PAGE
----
By GLEN PELOSO | It is rare that anyone will offer you a fifty to sixty percent return on an investment that also improves your life, even before you cash out! Bathroom renovations are that investment and indeed are one of the most renovated rooms in the house.
As I often state, the success of any renovation is in the planning. Before you start to fall in love with tubs and shower heads, plan out the foot print of the room to function best for your family’s needs. Place the most important elements on the plan and work the storage elements around that. Do you want just a shower? Do you require a bath tub? Is there enough room for both? Consider how often you bath vs. shower and devote an appropriate amount of space to the most used element.
With those elements placed, now you can plan the storage. Devote the storage to the things you use daily to get ready. People often believe that you need storage for a stack of towels. Reality is that we generally use 4 towels total; two in the laundry and two in use. Eliminate towel storage in tight spaces. I find that drawers in the vanity work best for my clients. Accessing makeup or shaving needs is easiest with a full extension drawer. This will eliminate the need to get on the floor to get to the back of your cabinet.
Next step is the selection of the plumbing and finishes. Have a budget and stick to it. Small increases on several products will certainly add up and leave you way over your original budget. Because no designer or contractor can see behind the walls reserve a ten percent contingency for the unanticipated. With things like tubs and vanities, make sure they will fit through doors by taking careful measurement prior to buying. Once you have made your selections, remember that installation costs need to be budgeted. Knowing exactly what product you’re using will help you get accurate labour quotes. Get a few contractors to provide quotes in writing, for comparison, and include references. Call the references to find out about quality and workmanship as well as the process. If the work was good but the job was three months behind, that may be a clue. Once you sign a contract, anticipate a deposit on the work of about 25 percent. Get a schedule of interim payments for the process but never pay in full until the work is completed satisfactorily.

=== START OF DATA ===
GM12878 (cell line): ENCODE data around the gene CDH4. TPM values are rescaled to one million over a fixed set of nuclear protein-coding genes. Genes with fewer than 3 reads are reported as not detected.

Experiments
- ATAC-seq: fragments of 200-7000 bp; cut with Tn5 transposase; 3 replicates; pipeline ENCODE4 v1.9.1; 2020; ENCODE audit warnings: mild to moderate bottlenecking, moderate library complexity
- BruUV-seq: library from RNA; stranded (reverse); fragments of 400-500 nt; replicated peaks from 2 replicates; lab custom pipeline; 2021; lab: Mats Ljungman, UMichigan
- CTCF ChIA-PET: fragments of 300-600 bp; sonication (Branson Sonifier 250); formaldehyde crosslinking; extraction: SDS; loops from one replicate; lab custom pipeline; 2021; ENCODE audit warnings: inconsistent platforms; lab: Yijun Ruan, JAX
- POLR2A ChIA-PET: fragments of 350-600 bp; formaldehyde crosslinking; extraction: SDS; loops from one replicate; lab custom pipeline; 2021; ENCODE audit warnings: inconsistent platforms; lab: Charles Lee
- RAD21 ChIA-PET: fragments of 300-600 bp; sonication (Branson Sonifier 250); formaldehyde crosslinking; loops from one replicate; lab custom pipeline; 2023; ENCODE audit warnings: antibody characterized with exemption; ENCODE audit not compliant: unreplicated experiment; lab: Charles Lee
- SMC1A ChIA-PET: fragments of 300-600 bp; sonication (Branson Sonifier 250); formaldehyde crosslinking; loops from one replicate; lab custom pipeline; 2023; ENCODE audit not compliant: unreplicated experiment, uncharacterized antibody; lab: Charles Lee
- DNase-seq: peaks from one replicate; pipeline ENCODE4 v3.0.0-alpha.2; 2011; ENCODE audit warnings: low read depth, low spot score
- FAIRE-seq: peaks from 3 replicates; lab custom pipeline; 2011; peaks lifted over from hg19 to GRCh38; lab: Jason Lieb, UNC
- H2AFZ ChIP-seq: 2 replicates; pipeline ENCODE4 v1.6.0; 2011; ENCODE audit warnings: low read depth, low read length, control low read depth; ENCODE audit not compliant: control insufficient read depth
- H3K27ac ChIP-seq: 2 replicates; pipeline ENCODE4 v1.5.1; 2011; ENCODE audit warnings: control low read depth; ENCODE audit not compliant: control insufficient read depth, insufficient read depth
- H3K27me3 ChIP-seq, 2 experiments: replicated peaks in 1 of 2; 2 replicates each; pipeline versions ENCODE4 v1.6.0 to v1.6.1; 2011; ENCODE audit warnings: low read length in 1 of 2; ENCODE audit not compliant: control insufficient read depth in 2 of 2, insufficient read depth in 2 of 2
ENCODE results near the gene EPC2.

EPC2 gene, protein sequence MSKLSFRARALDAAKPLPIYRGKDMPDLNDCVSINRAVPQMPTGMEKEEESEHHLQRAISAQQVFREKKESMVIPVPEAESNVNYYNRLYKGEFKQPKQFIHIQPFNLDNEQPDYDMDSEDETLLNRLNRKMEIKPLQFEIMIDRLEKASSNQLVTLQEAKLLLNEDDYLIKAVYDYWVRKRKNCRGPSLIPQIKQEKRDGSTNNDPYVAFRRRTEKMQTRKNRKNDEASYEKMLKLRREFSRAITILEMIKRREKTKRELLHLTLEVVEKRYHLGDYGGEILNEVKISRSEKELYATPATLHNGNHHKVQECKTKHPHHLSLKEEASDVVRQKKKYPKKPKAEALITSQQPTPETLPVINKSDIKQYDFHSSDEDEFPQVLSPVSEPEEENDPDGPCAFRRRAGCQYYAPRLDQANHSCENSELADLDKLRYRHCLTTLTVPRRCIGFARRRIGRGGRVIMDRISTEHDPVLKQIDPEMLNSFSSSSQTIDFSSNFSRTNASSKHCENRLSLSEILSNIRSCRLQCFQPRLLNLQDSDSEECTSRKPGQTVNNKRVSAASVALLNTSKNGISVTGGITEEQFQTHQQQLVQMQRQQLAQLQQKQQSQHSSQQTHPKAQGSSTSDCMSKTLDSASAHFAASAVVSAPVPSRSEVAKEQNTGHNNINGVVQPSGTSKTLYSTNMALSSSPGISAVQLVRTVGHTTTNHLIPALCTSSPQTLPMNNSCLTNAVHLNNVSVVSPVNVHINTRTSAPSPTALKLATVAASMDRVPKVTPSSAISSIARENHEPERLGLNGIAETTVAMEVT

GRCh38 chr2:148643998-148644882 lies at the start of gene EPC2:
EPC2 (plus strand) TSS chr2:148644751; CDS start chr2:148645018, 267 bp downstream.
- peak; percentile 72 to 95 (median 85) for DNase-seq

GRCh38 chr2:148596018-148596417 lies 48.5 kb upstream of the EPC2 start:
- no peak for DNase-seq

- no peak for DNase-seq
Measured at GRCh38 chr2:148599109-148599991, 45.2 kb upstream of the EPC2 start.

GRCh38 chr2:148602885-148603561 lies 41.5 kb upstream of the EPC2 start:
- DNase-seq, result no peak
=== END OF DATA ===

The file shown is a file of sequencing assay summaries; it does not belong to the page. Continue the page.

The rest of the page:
Once work begins, anticipate mess and inconvenience. I have never been to a clean renovation. That is the nature of the job. There is also the inconvenience of losing a bathroom and having to adjust your timing to get ready. If you only have one bathroom, you may have to move out so anticipate that cost as well. Remember that you are doing this to make your life better.
Trust me when I say we understand the process — we’re going through it, as we put together a feature space for the National Home Show — but that is our job. Come and visit us and we can share stories or offer some guidance. March 14 to 23. www.nationalhomeshow.com
Bathroom Reno Tips
• Plan, plan and then plan some more.
• Check out your contractor and check references
• Select timeless finishes and be trendy with paint and accessories
• Reserve ten to fifteen percent of the budget for the “oh crap” list.
• Prepare for some mess!